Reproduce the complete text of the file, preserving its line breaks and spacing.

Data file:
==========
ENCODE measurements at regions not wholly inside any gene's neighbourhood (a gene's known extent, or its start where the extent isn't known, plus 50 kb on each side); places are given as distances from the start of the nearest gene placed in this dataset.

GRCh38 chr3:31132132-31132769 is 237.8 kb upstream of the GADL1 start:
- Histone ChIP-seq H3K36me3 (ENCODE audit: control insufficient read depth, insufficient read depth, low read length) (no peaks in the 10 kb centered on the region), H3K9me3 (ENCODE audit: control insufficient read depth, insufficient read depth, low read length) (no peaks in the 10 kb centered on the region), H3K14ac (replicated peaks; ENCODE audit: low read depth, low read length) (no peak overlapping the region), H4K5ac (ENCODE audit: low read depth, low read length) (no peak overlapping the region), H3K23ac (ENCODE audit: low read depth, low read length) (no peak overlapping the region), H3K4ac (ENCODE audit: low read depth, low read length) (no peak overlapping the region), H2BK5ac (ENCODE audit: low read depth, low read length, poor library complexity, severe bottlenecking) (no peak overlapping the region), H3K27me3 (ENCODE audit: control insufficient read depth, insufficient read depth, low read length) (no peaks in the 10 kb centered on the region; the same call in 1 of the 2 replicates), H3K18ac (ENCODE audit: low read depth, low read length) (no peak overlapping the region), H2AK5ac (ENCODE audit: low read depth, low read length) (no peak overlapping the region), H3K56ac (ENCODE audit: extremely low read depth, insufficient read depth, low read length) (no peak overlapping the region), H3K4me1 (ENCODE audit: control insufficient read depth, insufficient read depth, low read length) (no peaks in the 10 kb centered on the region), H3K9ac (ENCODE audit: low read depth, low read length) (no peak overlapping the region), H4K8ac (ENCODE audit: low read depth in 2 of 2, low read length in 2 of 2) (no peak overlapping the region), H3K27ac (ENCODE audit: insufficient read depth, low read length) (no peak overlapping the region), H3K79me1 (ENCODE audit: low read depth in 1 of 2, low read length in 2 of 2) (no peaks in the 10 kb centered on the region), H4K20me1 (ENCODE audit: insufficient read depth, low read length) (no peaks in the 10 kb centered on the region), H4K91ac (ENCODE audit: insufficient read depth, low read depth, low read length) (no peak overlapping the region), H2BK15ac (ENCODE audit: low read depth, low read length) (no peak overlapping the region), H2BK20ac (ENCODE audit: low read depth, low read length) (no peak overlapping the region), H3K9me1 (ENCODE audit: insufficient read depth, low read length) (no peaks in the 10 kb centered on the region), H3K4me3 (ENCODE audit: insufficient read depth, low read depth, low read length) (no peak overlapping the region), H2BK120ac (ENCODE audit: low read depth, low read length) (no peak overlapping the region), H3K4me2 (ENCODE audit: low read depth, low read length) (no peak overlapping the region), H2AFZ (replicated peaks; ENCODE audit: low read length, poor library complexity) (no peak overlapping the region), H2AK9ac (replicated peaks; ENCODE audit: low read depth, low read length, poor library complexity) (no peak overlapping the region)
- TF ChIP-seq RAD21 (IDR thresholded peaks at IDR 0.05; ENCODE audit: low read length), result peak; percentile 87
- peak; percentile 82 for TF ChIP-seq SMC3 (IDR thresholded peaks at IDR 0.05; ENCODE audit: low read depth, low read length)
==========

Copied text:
ENCODE measurements at regions not wholly inside any gene's neighbourhood (a gene's known extent, or its start where the extent isn't known, plus 50 kb on each side); places are given as distances from the start of the nearest gene placed in this dataset.

GRCh38 chr3:31132132-31132769 is 237.8 kb upstream of the GADL1 start:
- Histone ChIP-seq H3K36me3 (ENCODE audit: control insufficient read depth, insufficient read depth, low read length) (no peaks in the 10 kb centered on the region), H3K9me3 (ENCODE audit: control insufficient read depth, insufficient read depth, low read length) (no peaks in the 10 kb centered on the region), H3K14ac (replicated peaks; ENCODE audit: low read depth, low read length) (no peak overlapping the region), H4K5ac (ENCODE audit: low read depth, low read length) (no peak overlapping the region), H3K23ac (ENCODE audit: low read depth, low read length) (no peak overlapping the region), H3K4ac (ENCODE audit: low read depth, low read length) (no peak overlapping the region), H2BK5ac (ENCODE audit: low read depth, low read length, poor library complexity, severe bottlenecking) (no peak overlapping the region), H3K27me3 (ENCODE audit: control insufficient read depth, insufficient read depth, low read length) (no peaks in the 10 kb centered on the region; the same call in 1 of the 2 replicates), H3K18ac (ENCODE audit: low read depth, low read length) (no peak overlapping the region), H2AK5ac (ENCODE audit: low read depth, low read length) (no peak overlapping the region), H3K56ac (ENCODE audit: extremely low read depth, insufficient read depth, low read length) (no peak overlapping the region), H3K4me1 (ENCODE audit: control insufficient read depth, insufficient read depth, low read length) (no peaks in the 10 kb centered on the region), H3K9ac (ENCODE audit: low read depth, low read length) (no peak overlapping the region), H4K8ac (ENCODE audit: low read depth in 2 of 2, low read length in 2 of 2) (no peak overlapping the region), H3K27ac (ENCODE audit: insufficient read depth, low read length) (no peak overlapping the region), H3K79me1 (ENCODE audit: low read depth in 1 of 2, low read length in 2 of 2) (no peaks in the 10 kb centered on the region), H4K20me1 (ENCODE audit: insufficient read depth, low read length) (no peaks in the 10 kb centered on the region), H4K91ac (ENCODE audit: insufficient read depth, low read depth, low read length) (no peak overlapping the region), H2BK15ac (ENCODE audit: low read depth, low read length) (no peak overlapping the region), H2BK20ac (ENCODE audit: low read depth, low read length) (no peak overlapping the region), H3K9me1 (ENCODE audit: insufficient read depth, low read length) (no peaks in the 10 kb centered on the region), H3K4me3 (ENCODE audit: insufficient read depth, low read depth, low read length) (no peak overlapping the region), H2BK120ac (ENCODE audit: low read depth, low read length) (no peak overlapping the region), H3K4me2 (ENCODE audit: low read depth, low read length) (no peak overlapping the region), H2AFZ (replicated peaks; ENCODE audit: low read length, poor library complexity) (no peak overlapping the region), H2AK9ac (replicated peaks; ENCODE audit: low read depth, low read length, poor library complexity) (no peak overlapping the region)
- TF ChIP-seq RAD21 (IDR thresholded peaks at IDR 0.05; ENCODE audit: low read length), result peak; percentile 87
- peak; percentile 82 for TF ChIP-seq SMC3 (IDR thresholded peaks at IDR 0.05; ENCODE audit: low read depth, low read length)